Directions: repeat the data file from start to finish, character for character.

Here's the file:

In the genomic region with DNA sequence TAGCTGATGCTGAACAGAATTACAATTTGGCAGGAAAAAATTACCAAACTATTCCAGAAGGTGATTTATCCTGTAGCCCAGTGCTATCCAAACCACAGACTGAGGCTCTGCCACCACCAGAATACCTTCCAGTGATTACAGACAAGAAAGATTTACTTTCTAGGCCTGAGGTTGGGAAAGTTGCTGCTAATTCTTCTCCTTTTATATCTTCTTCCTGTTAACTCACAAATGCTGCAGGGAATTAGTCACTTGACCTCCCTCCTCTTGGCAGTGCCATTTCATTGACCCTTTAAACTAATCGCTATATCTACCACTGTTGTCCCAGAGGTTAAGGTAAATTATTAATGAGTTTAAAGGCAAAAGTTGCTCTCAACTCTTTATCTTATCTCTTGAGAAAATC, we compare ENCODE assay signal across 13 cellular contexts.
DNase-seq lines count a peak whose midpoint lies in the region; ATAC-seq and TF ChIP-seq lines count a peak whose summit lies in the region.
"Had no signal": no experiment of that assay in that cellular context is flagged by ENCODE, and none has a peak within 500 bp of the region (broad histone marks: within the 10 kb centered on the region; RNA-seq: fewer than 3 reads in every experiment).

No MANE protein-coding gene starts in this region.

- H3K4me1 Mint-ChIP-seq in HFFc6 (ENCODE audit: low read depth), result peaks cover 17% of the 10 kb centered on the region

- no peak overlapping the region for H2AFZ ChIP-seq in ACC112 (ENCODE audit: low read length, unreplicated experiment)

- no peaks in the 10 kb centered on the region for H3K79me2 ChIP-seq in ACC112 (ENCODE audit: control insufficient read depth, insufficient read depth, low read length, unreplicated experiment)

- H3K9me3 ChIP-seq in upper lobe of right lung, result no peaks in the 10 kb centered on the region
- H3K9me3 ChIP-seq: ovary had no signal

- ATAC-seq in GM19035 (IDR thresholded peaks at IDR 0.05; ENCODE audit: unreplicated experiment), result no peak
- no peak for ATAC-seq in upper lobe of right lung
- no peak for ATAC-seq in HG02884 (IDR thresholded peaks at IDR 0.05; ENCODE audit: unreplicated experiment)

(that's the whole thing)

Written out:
In the genomic region with DNA sequence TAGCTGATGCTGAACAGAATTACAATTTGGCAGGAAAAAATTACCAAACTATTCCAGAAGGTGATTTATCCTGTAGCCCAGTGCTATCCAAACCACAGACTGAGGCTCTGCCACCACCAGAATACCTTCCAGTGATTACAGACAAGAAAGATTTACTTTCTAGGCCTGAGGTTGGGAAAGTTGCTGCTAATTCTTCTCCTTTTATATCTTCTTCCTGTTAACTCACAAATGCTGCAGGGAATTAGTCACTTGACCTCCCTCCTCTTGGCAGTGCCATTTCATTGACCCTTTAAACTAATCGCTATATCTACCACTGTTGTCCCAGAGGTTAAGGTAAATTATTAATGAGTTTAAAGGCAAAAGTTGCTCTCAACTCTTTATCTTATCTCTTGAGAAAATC, we compare ENCODE assay signal across 13 cellular contexts.
DNase-seq lines count a peak whose midpoint lies in the region; ATAC-seq and TF ChIP-seq lines count a peak whose summit lies in the region.
"Had no signal": no experiment of that assay in that cellular context is flagged by ENCODE, and none has a peak within 500 bp of the region (broad histone marks: within the 10 kb centered on the region; RNA-seq: fewer than 3 reads in every experiment).

No MANE protein-coding gene starts in this region.

- H3K4me1 Mint-ChIP-seq in HFFc6 (ENCODE audit: low read depth), result peaks cover 17% of the 10 kb centered on the region

- no peak overlapping the region for H2AFZ ChIP-seq in ACC112 (ENCODE audit: low read length, unreplicated experiment)

- no peaks in the 10 kb centered on the region for H3K79me2 ChIP-seq in ACC112 (ENCODE audit: control insufficient read depth, insufficient read depth, low read length, unreplicated experiment)

- H3K9me3 ChIP-seq in upper lobe of right lung, result no peaks in the 10 kb centered on the region
- H3K9me3 ChIP-seq: ovary had no signal

- ATAC-seq in GM19035 (IDR thresholded peaks at IDR 0.05; ENCODE audit: unreplicated experiment), result no peak
- no peak for ATAC-seq in upper lobe of right lung
- no peak for ATAC-seq in HG02884 (IDR thresholded peaks at IDR 0.05; ENCODE audit: unreplicated experiment)